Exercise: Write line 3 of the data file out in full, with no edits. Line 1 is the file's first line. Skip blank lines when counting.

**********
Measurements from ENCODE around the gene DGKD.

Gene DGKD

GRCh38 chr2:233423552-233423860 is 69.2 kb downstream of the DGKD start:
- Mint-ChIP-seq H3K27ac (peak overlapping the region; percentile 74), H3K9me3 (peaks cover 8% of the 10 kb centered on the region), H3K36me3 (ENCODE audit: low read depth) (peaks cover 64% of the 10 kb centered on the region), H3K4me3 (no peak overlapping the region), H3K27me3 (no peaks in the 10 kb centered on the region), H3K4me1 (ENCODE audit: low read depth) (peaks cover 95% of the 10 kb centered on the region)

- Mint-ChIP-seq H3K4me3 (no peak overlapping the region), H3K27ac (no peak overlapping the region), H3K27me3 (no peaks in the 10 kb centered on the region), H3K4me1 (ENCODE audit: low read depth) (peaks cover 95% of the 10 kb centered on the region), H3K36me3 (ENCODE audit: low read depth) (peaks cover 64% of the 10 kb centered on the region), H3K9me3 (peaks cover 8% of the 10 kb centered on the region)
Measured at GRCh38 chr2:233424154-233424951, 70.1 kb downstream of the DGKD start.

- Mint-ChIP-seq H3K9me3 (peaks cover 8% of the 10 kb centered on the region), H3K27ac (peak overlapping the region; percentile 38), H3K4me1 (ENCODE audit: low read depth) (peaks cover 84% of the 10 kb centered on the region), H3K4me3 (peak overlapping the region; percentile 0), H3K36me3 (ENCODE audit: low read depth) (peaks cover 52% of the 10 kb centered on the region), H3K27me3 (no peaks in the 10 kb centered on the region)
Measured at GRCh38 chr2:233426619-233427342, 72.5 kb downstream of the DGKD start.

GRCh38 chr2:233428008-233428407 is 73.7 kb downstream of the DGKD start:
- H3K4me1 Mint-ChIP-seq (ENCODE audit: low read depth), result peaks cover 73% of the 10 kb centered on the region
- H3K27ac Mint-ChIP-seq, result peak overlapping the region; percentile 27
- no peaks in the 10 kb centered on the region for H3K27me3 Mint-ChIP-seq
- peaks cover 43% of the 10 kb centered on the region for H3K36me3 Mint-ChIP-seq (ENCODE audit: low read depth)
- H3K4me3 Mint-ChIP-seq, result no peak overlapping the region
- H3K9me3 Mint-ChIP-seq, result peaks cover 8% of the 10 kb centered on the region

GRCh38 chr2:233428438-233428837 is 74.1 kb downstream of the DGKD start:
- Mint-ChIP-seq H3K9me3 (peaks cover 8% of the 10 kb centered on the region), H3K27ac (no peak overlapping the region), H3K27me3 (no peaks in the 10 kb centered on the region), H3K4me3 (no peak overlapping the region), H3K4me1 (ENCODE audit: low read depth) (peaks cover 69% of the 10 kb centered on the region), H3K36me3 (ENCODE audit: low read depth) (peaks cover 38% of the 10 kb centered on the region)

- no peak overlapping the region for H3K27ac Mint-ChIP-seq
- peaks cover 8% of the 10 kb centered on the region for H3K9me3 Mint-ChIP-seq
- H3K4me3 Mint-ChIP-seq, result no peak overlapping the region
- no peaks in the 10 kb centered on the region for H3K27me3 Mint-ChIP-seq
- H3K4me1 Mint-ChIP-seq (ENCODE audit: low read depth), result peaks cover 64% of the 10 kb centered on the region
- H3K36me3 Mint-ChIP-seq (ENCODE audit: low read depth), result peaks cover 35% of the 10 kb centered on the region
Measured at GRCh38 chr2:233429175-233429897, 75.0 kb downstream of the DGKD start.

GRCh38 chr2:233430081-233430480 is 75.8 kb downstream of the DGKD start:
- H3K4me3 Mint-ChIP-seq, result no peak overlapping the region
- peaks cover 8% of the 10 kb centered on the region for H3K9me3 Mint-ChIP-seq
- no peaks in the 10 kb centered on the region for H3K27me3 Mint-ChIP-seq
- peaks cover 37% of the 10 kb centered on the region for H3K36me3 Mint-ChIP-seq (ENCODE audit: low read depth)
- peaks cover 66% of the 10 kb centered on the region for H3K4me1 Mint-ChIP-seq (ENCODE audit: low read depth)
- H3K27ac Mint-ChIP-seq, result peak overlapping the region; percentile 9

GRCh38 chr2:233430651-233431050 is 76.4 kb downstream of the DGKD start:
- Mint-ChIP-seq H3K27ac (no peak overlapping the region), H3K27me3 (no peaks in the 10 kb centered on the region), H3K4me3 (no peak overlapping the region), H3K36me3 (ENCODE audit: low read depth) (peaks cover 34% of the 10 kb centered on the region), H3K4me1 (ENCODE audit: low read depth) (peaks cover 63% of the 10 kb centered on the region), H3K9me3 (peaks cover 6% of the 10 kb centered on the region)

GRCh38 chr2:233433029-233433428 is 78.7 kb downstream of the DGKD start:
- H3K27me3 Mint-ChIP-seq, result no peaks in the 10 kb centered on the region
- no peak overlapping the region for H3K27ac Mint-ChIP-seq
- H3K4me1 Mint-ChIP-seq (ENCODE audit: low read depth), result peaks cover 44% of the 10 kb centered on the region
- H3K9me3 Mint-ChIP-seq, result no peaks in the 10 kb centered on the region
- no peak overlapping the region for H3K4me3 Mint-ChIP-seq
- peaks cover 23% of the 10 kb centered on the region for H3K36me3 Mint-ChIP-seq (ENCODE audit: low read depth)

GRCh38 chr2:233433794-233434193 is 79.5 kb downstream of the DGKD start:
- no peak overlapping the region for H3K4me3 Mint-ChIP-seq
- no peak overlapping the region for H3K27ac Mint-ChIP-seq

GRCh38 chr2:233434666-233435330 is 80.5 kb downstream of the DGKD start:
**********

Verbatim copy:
GRCh38 chr2:233423552-233423860 is 69.2 kb downstream of the DGKD start: